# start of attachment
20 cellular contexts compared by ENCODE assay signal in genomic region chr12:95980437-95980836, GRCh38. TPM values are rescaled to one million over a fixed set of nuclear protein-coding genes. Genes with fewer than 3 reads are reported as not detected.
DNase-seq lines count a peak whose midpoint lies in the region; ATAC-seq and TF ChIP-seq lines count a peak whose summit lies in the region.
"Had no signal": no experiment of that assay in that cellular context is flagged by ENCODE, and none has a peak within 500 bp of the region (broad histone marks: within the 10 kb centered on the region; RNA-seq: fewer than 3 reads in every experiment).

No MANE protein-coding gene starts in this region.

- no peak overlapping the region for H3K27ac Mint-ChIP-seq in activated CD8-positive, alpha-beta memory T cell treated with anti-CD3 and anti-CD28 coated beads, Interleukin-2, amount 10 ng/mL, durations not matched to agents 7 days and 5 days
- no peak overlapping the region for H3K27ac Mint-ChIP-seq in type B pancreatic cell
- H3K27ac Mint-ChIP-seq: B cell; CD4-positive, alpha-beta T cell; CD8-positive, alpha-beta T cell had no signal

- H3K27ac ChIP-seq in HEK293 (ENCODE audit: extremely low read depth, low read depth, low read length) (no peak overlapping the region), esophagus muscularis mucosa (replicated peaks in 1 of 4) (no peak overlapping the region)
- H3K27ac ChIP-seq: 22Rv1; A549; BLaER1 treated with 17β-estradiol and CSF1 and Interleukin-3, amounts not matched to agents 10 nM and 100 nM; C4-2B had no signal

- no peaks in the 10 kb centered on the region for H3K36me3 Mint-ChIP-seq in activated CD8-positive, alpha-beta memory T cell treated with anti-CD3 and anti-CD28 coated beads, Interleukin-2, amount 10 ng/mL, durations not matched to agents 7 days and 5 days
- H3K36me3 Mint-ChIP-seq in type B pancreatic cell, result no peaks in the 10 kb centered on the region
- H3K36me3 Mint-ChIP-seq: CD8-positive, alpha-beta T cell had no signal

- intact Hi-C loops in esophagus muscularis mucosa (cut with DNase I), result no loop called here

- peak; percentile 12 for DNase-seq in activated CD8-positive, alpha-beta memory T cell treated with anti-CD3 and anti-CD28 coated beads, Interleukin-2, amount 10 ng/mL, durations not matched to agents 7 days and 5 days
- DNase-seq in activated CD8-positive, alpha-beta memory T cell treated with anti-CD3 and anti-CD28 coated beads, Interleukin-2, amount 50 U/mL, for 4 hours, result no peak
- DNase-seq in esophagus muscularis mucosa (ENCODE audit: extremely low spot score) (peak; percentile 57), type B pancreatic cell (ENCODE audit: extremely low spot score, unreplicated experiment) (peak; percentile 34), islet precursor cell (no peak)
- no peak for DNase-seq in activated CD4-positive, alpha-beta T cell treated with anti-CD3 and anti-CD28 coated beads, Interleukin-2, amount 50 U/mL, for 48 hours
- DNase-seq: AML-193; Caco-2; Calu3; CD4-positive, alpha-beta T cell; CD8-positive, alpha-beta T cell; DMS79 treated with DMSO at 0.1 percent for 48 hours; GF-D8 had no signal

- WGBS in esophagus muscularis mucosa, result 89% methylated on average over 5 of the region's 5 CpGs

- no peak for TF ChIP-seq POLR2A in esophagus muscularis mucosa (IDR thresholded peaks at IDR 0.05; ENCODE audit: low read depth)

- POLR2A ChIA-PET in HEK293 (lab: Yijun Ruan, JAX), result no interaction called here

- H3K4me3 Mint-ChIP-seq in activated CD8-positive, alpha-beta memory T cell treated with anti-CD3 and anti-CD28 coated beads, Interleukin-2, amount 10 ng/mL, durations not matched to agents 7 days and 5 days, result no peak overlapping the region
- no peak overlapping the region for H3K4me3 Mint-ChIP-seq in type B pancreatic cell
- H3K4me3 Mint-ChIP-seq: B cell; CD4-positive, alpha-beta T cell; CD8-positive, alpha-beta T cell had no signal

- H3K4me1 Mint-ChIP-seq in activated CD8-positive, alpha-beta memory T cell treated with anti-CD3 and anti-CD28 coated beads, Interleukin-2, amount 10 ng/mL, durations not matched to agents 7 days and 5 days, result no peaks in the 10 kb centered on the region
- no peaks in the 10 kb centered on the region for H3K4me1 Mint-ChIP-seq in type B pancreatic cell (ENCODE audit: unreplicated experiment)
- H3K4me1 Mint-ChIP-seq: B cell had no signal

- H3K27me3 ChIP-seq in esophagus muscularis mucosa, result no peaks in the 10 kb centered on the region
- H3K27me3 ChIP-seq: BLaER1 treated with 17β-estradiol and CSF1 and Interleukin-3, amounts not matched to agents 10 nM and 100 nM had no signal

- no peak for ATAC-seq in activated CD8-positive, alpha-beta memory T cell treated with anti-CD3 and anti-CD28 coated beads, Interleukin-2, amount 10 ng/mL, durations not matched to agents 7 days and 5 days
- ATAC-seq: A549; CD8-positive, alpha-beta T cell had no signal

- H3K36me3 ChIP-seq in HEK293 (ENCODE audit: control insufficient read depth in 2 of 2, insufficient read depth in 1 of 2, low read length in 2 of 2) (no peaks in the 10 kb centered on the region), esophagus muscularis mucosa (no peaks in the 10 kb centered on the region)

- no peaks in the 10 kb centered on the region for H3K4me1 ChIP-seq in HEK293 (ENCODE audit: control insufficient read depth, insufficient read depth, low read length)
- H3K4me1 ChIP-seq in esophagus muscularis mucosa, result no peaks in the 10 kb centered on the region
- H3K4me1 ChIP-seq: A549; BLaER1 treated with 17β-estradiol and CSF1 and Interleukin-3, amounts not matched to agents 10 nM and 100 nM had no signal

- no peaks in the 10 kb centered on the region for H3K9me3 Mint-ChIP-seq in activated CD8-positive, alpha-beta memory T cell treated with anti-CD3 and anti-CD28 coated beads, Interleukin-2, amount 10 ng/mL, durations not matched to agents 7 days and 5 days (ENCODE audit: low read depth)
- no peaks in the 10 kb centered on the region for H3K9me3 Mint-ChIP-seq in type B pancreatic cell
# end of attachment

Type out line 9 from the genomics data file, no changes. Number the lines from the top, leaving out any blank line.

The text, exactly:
- H3K27ac ChIP-seq: 22Rv1; A549; BLaER1 treated with 17β-estradiol and CSF1 and Interleukin-3, amounts not matched to agents 10 nM and 100 nM; C4-2B had no signal